Who Should Pay Artists? Christie’s Fights Back in France Over New Resale Rules

Auction house tries to keep it seamless for consignors to sell in Paris

Christie's Paris offices on Avenue Matignon. Courtesy Christie's.
Christie's Paris offices on Avenue Matignon. Courtesy Christie's.

When it comes to parting with paintings and other precious objects, Christie’s wants to keep life simple for its consignor clients in France.

That, in a nutshell, is why the auction house is fighting back against a recent Paris court ruling that changes the way droit de suite—or resale royalties paid to artists or their heirs—are handled. The latest ruling effectively shifts the burden back to the seller of the work, making them responsible for equitably dispersing a chunk of their proceeds to the artist or estate in question.

The shift is the latest in a years-long battle that has the potential to put pressure on the French auction market, particularly if the added obligation prompts clients to consign their works elsewhere to escape the unwanted complexity.

Photo courtesy Christie's.

Courtesy Christie’s.

On March 24, the court of appeal in Versailles held that “the clause in the general conditions of sales of Christie’s France transferring the resale royalty cost from the seller of an art work to the accepting buyer” infringed on an article of the French Intellectual Property Code, according to a statement emailed to artnet News by a Christie’s representative in France.

As art historian and Art History News blogger Bendor Grosvenor pointed out in a recent post: “This opens up the prospect of many thousands of sales being re-worked, or the buyers being refunded. For if you bought a picture and paid the fee, but now wish to sell it, you will be obliged as a vendor to pay it again.”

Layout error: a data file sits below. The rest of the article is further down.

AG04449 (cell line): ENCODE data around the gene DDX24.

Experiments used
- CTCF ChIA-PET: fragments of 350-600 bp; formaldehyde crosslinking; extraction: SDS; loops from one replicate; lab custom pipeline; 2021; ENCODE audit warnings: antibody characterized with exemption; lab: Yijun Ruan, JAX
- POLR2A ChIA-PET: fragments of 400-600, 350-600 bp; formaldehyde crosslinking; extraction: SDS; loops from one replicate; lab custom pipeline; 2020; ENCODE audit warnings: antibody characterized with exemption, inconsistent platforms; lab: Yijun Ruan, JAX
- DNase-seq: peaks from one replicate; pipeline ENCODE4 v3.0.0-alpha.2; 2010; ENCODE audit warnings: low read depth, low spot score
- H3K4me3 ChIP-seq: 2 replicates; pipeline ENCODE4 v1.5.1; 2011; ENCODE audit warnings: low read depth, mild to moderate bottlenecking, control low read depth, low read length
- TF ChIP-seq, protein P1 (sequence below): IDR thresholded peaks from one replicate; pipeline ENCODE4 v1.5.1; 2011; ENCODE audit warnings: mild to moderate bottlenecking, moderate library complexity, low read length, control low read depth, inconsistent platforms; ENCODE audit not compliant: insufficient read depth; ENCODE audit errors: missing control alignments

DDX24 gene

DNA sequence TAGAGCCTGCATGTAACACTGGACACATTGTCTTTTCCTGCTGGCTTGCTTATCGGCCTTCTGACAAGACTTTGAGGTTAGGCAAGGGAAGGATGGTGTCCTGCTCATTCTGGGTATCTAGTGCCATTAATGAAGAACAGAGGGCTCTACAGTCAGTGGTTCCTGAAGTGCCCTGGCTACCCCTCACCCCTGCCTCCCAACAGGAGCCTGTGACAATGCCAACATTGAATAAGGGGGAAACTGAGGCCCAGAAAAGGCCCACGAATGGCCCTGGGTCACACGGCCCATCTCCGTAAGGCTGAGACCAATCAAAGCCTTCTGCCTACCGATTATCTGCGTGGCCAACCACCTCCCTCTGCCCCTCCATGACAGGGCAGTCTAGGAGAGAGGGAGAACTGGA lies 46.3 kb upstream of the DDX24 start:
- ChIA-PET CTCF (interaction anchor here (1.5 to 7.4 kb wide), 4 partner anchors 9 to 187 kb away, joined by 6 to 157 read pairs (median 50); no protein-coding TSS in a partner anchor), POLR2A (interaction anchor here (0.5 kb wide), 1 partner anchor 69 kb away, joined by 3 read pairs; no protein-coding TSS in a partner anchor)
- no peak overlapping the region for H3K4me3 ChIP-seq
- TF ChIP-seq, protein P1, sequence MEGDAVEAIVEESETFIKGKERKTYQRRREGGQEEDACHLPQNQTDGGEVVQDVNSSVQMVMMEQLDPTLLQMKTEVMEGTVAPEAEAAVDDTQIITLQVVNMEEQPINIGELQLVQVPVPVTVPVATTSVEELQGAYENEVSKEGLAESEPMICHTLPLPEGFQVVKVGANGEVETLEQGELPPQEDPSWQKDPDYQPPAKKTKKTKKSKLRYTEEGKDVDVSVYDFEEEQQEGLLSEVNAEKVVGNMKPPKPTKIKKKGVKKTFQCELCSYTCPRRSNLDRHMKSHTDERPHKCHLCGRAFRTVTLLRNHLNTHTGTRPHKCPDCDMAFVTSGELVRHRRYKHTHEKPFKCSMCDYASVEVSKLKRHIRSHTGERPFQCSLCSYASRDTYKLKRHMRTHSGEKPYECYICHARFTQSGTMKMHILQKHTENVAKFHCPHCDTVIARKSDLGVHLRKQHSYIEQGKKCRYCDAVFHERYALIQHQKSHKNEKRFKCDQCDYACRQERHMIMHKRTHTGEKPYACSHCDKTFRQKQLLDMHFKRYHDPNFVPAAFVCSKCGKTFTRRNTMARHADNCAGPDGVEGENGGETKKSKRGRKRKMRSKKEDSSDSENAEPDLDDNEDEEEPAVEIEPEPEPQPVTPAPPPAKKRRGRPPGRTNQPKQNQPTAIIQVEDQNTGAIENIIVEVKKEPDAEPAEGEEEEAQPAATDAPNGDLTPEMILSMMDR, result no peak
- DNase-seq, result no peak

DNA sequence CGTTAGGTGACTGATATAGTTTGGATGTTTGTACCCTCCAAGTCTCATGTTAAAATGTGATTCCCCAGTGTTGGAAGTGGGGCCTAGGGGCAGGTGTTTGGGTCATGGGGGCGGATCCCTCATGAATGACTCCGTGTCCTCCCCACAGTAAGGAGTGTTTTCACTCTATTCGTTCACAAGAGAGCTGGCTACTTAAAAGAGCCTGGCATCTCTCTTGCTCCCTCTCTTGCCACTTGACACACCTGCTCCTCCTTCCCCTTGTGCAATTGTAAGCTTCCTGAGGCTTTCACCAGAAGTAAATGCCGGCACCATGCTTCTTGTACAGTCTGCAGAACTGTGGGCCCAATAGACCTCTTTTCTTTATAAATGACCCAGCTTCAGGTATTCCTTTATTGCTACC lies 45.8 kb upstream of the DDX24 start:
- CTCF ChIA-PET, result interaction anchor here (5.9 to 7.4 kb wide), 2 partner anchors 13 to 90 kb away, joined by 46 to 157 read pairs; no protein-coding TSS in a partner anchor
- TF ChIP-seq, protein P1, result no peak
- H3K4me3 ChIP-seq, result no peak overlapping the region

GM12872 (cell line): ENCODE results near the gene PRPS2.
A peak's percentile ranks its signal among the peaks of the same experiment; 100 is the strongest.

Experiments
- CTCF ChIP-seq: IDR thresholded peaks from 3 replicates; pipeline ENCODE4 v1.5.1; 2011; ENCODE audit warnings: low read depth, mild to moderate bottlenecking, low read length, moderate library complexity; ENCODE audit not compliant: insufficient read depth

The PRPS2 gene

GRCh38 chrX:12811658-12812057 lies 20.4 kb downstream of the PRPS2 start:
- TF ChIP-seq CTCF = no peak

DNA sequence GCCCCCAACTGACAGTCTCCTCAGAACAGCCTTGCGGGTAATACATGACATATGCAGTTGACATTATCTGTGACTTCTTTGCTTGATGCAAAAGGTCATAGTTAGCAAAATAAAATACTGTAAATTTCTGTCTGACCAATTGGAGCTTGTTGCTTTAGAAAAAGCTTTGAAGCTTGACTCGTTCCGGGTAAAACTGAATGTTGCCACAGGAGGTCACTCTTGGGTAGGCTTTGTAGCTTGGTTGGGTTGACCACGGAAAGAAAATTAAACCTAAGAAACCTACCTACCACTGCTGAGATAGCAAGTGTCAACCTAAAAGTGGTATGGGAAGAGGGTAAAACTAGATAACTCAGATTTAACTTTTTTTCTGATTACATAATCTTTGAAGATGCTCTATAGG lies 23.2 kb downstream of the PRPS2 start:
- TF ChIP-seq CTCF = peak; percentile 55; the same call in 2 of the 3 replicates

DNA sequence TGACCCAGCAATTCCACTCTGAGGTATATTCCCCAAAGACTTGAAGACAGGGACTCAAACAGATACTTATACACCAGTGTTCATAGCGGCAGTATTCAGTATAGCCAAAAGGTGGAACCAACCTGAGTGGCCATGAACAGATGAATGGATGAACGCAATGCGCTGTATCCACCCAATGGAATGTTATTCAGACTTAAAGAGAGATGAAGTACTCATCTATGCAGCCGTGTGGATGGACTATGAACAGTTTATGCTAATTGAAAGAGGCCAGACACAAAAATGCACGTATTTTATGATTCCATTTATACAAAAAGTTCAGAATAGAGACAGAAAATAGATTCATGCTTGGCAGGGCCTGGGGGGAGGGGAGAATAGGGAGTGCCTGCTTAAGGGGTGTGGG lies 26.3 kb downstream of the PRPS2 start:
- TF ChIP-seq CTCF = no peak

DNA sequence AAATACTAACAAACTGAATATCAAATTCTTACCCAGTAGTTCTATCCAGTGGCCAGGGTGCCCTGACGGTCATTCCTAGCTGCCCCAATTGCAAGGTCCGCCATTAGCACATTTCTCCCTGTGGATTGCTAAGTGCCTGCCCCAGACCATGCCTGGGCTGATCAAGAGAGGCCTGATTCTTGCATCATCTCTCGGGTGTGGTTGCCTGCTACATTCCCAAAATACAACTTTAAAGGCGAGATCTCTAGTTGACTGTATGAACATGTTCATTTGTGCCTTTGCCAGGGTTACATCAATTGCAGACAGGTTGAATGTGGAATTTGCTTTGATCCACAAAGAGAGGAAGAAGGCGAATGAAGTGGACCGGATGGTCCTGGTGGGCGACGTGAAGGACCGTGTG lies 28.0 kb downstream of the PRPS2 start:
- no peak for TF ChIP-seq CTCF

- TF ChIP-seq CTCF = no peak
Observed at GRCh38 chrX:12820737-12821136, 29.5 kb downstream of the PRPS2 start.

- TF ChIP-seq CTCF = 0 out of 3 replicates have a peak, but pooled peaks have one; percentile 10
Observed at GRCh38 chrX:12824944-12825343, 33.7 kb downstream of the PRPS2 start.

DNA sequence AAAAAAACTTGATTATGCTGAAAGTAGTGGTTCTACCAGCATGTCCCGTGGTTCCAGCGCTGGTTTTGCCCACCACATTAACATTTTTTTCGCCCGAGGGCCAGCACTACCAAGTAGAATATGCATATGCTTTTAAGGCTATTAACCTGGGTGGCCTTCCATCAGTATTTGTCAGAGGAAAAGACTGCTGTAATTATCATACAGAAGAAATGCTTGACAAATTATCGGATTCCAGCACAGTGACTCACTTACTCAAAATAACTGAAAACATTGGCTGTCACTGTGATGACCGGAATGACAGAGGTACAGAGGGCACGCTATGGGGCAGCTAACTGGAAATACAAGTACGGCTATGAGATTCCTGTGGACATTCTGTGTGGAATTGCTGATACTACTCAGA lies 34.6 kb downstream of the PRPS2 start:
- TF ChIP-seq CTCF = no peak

Meanwhile, the auction house said in its statement: “Christie’s France believes that the decisions of the Court of Appeal of Versailles are not legally justified. Christie’s France has thus decided to appeal these decisions before the French civil Supreme Court.”

Christie’s notes that the European Court of Justice already decided this when it pointed out that the EU directive did not intend to “preclude contractual agreements related to the resale royalty cost.”

A previous decision of the Cour de Cassation “had subsequently overruled a decision by the Court of Appeal of Paris, the latter having considered these agreements to be in violation with the EU directive and the transposing provisions in the French Intellectual Property Code,” Christie’s points out.

Droit de suite was introduced in France in the late 19th century with the goal of allowing an artist to be able to benefit from and share in price increases in their work, particularly sudden and relatively rapid shifts. Artists’ heirs are entitled to this royalty for 70 years. Until now, the fee has always been charged to the buyer by dealers and auction houses.

Said Grosvenor: “Whether this change will spread to other countries, I don’t know. In the UK the dealing and auction community is hopeful that the ARR will no longer be used after Brexit. It was introduced here after an EU directive in 2001.”


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